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Exempt vs. non-exempt/Minnesota Laws

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  • Exempt vs. non-exempt/Minnesota Laws

    Recently my employer changed most of my department from exempt/salaried to non-exempt/hourly, with the exception of me. The non-exempt employees do the same thing I do with one small exception, in that I occasionally go out to visit clients (approximately 5-6 hours per week.) They are required to be in the office 40 hours per week, and are now paid overtime for any additional required hours, or are given comp time off to limit the weekly hours to 40. I am also schedule at 40 hours per week, have the same performance requirements, and am required to be here 'for coverage' during that time frame, even if a client meeting happens outside of those scheduled hours...needless to say, I usually end up working 45-46 hours per week on average, and am not getting paid anything for the additional hours, nor am I being given any comp time off. Being that the job is identical to that of the non-exempt employees for the scheduled 40 hours I am in the office for coverage, is it legal for them to classify me as exempt based on the additional hours I am visiting clients outside the office? If they are calling me exempt, do I have the right to work only 40 hours since the performance expectations are the same? It seems as if they are getting the best of both worlds from me...coverage, and not having to pay me for my time.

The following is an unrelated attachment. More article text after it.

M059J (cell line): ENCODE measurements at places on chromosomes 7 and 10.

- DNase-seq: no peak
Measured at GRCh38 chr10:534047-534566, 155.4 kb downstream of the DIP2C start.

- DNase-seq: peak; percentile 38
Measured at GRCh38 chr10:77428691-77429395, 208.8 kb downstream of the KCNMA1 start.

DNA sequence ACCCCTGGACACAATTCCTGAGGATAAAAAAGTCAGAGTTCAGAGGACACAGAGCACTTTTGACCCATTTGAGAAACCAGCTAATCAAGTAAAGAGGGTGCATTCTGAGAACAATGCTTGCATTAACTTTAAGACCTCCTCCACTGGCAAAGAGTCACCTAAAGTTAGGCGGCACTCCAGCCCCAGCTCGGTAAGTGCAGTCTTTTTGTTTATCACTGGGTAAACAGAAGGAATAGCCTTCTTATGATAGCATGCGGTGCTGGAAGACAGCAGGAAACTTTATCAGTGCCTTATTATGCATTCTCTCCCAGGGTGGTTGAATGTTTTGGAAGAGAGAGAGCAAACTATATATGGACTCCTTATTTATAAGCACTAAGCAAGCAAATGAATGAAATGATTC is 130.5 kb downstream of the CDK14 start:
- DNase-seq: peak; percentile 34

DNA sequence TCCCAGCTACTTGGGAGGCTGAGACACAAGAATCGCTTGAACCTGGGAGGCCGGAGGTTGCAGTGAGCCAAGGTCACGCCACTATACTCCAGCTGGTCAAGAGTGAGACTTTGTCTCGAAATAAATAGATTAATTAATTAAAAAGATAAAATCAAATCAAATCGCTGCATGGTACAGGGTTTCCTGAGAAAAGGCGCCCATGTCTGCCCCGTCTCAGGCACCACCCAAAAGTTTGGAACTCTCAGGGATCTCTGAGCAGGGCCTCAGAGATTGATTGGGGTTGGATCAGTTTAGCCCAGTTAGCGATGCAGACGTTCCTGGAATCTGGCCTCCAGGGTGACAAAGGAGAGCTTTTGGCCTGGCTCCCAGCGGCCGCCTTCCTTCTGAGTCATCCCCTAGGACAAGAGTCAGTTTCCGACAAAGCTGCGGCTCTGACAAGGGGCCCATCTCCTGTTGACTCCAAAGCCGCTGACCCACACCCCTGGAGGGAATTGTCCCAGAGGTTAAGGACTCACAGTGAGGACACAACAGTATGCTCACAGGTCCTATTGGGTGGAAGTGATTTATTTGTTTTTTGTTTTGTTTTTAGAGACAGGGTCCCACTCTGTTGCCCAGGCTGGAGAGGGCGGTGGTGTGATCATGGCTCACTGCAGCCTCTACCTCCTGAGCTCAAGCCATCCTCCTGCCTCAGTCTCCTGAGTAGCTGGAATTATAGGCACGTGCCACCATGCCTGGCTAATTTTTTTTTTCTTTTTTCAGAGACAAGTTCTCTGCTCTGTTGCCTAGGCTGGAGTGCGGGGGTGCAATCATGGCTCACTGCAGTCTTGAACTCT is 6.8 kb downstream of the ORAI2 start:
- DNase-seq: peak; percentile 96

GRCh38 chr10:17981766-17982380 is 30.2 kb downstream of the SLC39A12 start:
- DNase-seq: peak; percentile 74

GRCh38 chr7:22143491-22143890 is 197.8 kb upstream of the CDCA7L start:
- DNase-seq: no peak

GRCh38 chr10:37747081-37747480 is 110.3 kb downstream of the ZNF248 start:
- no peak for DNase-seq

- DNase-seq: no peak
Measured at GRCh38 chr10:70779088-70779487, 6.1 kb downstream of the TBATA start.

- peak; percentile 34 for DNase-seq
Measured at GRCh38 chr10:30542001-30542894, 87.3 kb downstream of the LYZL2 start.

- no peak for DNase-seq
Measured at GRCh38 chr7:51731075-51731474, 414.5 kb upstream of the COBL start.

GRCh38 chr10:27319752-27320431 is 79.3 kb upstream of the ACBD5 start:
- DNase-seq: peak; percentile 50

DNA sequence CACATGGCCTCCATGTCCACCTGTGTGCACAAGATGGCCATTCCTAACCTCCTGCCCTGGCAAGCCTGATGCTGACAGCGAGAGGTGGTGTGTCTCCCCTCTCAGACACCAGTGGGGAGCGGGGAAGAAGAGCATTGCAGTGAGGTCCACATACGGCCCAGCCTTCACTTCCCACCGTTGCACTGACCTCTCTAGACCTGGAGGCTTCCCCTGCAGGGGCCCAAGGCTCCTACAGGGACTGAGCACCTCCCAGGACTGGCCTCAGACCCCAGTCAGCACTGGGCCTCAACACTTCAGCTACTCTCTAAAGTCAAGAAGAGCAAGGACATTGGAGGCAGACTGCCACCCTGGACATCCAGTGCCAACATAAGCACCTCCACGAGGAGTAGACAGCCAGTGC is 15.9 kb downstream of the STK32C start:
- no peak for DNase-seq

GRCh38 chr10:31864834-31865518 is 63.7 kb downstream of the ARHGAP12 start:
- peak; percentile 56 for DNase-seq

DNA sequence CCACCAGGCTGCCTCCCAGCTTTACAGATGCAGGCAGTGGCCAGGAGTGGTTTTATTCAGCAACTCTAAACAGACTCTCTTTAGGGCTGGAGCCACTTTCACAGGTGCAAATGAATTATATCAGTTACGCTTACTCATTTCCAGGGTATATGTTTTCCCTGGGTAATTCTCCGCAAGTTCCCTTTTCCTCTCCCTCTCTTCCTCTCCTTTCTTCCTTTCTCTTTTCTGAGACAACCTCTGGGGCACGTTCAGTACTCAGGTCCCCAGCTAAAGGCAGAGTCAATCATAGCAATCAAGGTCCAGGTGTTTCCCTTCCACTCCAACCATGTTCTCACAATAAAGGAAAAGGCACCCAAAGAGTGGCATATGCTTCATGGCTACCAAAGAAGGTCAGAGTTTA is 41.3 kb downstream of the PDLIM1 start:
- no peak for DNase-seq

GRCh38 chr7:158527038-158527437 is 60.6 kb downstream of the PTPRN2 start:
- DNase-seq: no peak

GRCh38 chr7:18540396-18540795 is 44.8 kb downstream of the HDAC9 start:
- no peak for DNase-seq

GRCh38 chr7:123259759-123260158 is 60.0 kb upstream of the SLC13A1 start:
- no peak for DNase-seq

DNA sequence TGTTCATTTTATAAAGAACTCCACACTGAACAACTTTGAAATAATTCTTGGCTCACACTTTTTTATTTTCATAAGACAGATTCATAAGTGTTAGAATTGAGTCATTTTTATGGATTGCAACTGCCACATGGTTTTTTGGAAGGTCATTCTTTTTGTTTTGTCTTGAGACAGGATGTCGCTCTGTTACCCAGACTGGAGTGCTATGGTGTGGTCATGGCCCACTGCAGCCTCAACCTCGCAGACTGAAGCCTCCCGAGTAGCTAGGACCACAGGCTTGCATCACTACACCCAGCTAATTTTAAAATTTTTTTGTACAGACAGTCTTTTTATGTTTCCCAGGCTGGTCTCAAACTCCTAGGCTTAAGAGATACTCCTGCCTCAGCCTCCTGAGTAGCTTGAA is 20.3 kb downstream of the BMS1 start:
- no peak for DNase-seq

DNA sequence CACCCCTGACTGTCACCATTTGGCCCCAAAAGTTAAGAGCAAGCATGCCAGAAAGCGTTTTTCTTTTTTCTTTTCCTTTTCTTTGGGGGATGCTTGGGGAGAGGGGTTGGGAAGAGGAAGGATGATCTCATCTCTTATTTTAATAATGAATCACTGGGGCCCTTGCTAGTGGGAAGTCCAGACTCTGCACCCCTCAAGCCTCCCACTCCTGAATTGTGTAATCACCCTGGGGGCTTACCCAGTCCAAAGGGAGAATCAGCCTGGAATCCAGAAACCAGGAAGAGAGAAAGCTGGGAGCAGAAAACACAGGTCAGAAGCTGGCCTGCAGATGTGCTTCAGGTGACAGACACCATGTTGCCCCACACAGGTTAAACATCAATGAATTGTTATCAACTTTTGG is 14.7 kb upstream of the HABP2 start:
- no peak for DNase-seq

• #2
    What exactly are your job duties? If they qualify you as an exempt employee, your employer may treat you as one, even though they may choose not to treat other employees with the same duties as nonexempt. That is not illegal.

    Even if you are truly exempt, that does not give you the right to set your own hours. The employer maintains that right for exempt employees as well as for nonexempt employees.
    I don't respond to Private Messages unless the moderator specifically refers you to me for that purpose. Thank you.


    • #3
      MN exempt/non-exempt

      I am an admissions representative for a proprietary college, which actually presents another order for the college to be accredited, admissions representatives can't be classified as on the accreditation side of things, I'm not a salesperson, yet on the exempt/non-exempt issue, they are classifying me as a salesperson....very confusing. I am thinking they are either breaking the law in calling me a salesperson, or they are violating the accreditation rules in not calling me a salesperson...My job is to enroll students in the college, call to set up interview appointments with them, and visit high schools to promote the college at high school career/counseling centers (the out of the office thing, and the only difference between my job and that of the non-exempt employees.) It seems I should be classified the same way for both issues, not one way for accreditation and another for exempt/non-exempt status at the convenience of the college...


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